England is old and so small that they started running out of places to bury people. So they would dig up coffins and re-use the grave. In reopening these coffins, one out of 25 coffins were found to have scratch marks on the inside and they realized they had been burying people alive. So they thought they would tie a string on their wrist and lead it through the coffin and up through the ground and tie it to a bell. Someone would have to sit out in the graveyard all night to listen for the bell. Hence the terms “graveyard shift”, “saved by the bell” and he was a “dead ringer”.
Lead cups were used to drink ale or whiskey. The combination would sometimes knock them out for a couple of days. Someone walking along the road would take them for dead and prepare them for burial. They were laid out on the kitchen table for a couple of days and the family would gather around and eat and drink and wait and see if they would wake up. Hence the custom of holding a “wake” and the origin of “making enough noise to wake the dead”.
Most people got married in June because they took their yearly bath in May and were still smelling pretty good by June, although they were starting to smell, so brides carried a bouquet of flowers to hide the b.o.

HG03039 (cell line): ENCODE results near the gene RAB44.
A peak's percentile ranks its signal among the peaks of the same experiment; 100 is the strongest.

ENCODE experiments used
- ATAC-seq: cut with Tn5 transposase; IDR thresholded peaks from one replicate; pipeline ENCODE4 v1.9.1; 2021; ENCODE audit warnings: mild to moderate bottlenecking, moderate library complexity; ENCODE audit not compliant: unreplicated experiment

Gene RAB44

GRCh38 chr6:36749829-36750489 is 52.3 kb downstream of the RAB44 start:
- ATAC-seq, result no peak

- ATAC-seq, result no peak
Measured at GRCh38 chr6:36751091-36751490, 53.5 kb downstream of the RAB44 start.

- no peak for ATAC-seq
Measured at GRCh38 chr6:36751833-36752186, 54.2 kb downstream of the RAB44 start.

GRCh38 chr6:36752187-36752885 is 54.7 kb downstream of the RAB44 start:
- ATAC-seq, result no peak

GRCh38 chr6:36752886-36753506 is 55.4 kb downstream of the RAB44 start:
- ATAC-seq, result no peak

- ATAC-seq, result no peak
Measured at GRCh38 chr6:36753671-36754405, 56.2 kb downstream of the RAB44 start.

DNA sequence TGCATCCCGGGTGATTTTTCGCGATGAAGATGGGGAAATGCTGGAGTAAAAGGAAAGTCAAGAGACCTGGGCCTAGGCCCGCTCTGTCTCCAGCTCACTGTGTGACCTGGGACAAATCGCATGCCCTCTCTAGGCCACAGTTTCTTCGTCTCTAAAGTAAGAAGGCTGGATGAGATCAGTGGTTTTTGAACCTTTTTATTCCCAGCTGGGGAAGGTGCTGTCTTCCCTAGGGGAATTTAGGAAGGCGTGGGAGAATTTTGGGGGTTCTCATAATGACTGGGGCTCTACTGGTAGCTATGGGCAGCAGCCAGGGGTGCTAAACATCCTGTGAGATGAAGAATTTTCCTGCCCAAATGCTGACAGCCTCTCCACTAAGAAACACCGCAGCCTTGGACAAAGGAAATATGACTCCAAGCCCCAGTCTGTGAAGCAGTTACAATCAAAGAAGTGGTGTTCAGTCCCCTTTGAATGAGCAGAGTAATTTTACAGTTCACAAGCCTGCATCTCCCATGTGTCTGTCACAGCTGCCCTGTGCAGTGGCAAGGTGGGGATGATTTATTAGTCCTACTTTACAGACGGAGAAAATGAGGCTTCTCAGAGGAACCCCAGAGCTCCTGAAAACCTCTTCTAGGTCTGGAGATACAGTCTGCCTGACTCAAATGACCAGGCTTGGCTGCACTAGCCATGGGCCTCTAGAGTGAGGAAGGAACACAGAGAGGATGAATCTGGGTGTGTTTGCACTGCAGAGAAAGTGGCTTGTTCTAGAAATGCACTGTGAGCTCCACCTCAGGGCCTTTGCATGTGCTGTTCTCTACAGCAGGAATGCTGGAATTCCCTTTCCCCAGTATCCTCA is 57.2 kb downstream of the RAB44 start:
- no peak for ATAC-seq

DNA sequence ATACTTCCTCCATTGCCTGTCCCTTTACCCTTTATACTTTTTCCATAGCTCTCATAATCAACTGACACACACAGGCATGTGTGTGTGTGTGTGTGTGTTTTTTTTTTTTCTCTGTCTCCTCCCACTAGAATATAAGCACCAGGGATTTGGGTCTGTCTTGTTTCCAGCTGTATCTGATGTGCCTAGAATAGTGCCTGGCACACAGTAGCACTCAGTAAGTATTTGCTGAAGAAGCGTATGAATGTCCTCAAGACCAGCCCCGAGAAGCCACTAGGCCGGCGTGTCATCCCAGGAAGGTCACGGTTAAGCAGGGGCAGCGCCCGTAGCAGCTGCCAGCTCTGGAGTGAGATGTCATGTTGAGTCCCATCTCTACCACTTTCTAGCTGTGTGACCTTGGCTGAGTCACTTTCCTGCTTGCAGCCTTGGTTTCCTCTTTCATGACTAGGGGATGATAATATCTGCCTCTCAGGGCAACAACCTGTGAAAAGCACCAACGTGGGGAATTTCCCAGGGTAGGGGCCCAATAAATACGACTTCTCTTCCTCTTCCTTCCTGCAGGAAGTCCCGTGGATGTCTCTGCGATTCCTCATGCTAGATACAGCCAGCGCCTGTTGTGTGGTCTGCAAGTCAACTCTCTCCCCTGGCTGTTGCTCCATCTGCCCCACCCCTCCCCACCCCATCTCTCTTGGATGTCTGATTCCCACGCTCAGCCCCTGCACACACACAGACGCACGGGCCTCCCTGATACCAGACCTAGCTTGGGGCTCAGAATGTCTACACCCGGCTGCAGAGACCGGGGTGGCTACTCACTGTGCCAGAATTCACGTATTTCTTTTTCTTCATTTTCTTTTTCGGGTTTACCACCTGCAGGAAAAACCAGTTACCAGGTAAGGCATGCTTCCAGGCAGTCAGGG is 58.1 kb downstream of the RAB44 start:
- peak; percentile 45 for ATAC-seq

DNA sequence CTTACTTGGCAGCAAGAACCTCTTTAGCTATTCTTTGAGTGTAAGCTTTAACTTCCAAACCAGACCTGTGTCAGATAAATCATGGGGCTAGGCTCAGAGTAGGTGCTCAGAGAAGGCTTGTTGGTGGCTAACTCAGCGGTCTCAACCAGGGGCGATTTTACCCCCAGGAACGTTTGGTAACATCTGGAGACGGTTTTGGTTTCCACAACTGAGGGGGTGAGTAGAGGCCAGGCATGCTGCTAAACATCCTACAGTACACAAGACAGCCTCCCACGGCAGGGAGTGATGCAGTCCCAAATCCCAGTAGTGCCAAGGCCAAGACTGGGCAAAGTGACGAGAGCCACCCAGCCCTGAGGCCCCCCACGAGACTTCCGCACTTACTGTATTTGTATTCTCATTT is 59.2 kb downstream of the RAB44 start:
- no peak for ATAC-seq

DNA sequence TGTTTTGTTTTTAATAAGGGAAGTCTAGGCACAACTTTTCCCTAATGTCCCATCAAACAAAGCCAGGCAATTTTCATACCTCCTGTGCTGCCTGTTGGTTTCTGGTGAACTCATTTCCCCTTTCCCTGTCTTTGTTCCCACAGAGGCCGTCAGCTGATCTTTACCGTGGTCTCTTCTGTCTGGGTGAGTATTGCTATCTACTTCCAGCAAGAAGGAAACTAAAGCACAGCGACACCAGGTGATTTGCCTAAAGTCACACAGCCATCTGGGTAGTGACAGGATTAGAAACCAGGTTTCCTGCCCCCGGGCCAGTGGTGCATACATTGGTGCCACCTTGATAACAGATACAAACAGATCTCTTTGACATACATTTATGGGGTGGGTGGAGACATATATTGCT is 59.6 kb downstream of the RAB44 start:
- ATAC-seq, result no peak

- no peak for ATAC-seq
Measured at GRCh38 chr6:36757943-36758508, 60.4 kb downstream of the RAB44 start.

Baths equaled a big tub filled with hot water. The man of the house had the privilege of the nice clean water, then all the other sons and men, then the women and finally the children. Last of all the babies. By then the water was so dirty you could actually loose someone in it. Hence the saying, “don’t throw the baby out with the bath water”.
Houses had thatched roofs – thick straw, piled high, with no wood underneath. It was the only place for animals to get warm, so all the pets… dogs, cats and other small animals, mice, rats, bugs lived in the roof. When it rained it became slippery and sometimes the animals would slip and fall off the roof. Hence the saying, “it’s raining cats and dogs.”…. With nothing to stop things from falling into the house. This posed a real problem in the bedroom where bugs and other droppings could really mess up your nice clean bed, so they found if they made beds with big posts and hang a sheet over the top, it addressed that problem. Hence those beautiful big 4 poster beds with canopies.
The floor was dirt. Only the wealthy had something other than dirt, hence the saying “dirt poor”. The wealthy had slate floors which in the winter they would get slippery when wet. So they spread thresh on the floor to help keep their footing. As the winter wore on they kept adding more thresh until when you opened the door it would all start slipping outside. A piece of wood was placed at the entry way, hence a “threshold”.